- The synthesis of one mole of the hexose fructose 6-phosphate from six moles of CO2 consumes 3,126 kJ in the oxidation of 12 moles of NADPH [NADPH + 1/2 O2 + H+ → NADP+ + H2O Δ G° = –217 kJ/mole] and 522 kJ in the hydrolysis of 18 moles of ATP [ATP + H2O → ADP + Pi ΔG° = –29 kJ/mole]; i.e., [(12 moles NADPH × 217 kJ/mole) + (18 moles ATP × 29 kJ/mole) = –3,648 kJ].
Hence, the thermodynamic efficiency of the Calvin–Benson cycle is ca. 75% [(2,804/3,648) × 100]. A further inspection of these calculations reveals that the conversion of CO2 to carbohydrates is mostly a reductive process, because the bulk of the required energy comes from NADPH. The oxidation of 12 moles of NADPH releases 2,604 kJ, while the hydrolysis of 18 moles of ATP supplies 522 kJ; thus, 83% [(2,604/3,126) × 100] of the total energy used in the Calvin–Benson cycle comes from the reductant NADPH.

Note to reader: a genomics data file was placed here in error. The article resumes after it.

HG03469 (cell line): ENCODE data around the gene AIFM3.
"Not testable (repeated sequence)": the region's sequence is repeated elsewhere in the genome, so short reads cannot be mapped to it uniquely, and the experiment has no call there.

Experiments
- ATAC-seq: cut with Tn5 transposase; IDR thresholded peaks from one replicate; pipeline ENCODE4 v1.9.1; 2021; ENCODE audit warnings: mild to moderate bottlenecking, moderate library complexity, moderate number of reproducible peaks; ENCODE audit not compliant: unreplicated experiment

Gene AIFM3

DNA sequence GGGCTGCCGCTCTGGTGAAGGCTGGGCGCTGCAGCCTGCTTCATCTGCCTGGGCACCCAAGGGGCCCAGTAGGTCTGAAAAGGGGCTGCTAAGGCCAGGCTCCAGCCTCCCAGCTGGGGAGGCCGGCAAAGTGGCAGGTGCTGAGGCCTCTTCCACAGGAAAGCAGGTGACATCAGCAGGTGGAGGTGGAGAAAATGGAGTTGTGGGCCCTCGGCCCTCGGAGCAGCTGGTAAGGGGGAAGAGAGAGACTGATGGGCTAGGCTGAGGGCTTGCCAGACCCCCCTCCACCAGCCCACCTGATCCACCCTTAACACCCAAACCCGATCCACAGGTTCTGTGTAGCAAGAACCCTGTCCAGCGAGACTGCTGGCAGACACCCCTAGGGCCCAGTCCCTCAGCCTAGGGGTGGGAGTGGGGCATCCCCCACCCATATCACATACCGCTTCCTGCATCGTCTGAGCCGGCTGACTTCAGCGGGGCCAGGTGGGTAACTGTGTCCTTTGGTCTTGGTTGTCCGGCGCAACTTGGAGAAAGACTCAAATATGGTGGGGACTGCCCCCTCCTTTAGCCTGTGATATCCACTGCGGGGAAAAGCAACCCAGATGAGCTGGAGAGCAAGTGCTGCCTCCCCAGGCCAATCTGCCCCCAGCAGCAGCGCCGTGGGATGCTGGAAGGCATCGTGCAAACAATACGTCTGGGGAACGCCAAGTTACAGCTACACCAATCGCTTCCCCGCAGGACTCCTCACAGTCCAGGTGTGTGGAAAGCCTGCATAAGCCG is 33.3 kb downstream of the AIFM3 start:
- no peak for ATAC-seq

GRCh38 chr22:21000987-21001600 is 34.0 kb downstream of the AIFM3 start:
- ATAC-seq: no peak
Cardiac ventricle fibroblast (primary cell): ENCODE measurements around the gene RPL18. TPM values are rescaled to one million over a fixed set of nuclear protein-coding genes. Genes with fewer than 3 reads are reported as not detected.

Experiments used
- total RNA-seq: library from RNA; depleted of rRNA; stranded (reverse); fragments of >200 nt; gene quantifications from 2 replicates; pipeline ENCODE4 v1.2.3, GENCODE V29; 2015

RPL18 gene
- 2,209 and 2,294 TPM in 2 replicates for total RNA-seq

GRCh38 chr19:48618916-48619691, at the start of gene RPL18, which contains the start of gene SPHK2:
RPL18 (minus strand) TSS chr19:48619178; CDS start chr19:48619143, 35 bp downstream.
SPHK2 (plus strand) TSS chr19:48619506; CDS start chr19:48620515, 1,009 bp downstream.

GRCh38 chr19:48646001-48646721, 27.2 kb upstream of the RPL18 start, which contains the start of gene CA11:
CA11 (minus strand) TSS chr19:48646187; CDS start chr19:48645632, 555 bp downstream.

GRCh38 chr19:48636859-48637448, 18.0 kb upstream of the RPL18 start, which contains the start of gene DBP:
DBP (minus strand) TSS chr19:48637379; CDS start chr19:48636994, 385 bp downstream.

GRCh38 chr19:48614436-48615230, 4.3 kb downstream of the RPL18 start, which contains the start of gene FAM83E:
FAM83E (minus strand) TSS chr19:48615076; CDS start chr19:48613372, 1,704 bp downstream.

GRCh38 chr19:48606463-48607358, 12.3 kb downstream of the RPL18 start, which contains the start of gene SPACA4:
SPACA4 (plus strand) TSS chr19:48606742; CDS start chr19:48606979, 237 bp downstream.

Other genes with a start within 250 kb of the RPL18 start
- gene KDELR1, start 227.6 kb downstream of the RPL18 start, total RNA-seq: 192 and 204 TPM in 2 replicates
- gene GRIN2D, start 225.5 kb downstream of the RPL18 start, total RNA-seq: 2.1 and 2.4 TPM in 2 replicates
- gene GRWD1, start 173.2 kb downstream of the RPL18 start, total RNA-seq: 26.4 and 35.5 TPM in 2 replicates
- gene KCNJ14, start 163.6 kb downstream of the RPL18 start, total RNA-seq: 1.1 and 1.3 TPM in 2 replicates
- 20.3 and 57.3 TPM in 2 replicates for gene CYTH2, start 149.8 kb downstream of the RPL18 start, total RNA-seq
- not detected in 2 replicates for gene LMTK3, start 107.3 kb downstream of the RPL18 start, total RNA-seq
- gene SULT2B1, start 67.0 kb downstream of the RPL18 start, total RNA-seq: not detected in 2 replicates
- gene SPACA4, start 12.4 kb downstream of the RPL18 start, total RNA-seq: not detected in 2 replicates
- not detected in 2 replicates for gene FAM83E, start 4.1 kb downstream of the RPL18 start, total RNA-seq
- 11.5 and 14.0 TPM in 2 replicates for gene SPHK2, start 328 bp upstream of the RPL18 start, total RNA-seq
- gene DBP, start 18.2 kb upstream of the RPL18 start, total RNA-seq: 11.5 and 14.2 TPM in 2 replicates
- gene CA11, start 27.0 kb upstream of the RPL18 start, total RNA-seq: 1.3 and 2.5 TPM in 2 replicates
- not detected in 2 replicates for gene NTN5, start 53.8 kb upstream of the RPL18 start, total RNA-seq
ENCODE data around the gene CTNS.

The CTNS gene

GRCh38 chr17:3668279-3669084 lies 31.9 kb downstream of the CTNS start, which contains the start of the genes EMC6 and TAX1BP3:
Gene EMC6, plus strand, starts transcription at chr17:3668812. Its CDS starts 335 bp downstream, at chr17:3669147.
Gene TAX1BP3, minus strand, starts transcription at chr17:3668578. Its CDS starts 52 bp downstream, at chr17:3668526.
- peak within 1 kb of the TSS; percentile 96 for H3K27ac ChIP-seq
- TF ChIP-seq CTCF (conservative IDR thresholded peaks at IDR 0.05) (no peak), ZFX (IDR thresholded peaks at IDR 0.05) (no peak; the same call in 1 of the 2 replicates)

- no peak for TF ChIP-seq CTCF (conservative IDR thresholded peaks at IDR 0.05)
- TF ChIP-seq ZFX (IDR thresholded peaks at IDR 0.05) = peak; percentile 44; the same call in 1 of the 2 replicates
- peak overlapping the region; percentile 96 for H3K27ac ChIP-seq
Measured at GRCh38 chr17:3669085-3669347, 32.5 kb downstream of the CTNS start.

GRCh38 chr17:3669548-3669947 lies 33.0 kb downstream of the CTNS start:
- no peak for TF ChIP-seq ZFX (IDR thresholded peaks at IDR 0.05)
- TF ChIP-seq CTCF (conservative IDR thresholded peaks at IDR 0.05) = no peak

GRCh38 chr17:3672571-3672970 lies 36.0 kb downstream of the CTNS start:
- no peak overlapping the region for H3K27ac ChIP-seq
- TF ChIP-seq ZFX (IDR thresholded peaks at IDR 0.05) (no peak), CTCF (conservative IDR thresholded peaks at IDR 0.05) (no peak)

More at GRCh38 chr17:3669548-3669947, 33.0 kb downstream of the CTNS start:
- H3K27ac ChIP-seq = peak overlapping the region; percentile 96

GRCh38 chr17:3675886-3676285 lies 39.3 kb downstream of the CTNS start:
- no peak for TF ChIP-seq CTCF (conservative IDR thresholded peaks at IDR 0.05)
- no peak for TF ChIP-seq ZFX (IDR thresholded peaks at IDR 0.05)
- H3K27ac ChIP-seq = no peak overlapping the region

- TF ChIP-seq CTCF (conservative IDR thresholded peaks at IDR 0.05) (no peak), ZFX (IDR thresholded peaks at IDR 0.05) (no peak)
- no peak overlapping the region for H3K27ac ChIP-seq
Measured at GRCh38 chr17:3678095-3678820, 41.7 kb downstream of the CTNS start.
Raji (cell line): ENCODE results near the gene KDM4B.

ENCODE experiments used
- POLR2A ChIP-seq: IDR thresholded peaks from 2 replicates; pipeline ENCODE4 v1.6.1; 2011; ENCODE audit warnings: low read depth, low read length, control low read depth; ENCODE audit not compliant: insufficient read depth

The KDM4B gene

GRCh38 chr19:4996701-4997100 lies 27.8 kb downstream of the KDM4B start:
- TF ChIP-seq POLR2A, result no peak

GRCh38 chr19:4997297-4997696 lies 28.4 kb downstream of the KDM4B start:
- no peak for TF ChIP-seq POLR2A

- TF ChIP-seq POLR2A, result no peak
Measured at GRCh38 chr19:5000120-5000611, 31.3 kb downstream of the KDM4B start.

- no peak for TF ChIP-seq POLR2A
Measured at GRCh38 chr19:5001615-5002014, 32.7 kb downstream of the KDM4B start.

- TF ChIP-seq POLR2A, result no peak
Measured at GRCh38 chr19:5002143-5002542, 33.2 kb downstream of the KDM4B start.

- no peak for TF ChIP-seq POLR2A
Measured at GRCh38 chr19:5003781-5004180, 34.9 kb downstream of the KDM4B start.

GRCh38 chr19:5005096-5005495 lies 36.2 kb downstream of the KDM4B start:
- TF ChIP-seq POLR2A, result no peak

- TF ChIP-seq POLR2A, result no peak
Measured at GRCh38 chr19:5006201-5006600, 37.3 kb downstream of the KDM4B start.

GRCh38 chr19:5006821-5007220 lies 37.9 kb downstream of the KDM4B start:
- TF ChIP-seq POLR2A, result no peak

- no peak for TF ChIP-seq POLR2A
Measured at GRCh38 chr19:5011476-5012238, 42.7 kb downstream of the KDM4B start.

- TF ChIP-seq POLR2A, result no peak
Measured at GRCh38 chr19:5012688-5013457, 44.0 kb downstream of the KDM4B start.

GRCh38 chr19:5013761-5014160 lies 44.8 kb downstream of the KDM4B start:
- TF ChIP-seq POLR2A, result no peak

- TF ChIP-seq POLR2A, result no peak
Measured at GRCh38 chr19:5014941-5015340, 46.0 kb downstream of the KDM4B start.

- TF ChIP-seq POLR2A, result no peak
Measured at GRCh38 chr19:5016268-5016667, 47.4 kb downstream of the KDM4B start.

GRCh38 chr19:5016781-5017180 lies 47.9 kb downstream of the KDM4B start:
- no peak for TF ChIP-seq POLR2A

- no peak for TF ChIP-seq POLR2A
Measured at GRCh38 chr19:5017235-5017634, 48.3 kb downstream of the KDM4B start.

Only photosynthetically active radiation (light within the wavelength range of 400 to 700 nm) can be utilized by plants. On this basis, we can compute the maximum overall thermodynamic efficiency of photosynthesis if we know the energy content of the incident light and the minimum quantum requirement of the photosynthetic process (moles of quanta absorbed per mole of CO2 fixed; see textbook Chapter 7). The fixation of one mole of CO2 in the Calvin–Benson cycle uses two moles of NADPH and three moles of ATP. The minimum quantum requirement is usually calculated to be eight photons per two moles each of NADPH and ATP (minimum quantum requirement is two light quanta per electron, then eight light quanta are used to drive the oxidation of water: 2 H2O → O2 + 4 H+ + 4 e–). An extra light quantum would be required to drive cyclic electron flow for the production of the third ATP needed for the fixation of CO2. Red light at 680 nm contains 175 kJ per mole of photons. Therefore, the minimum light energy needed to reduce six moles of CO2 to one mole of hexose is approximately 6 × 9 × 175 kJ = 9,450 kJ. Given that the synthesis of a mole of hexose requires at least 2,804 kJ, the maximum overall thermodynamic efficiency of photosynthesis is about 29.7% [(2,804/9,450) × 100] of the photosynthetically active radiation.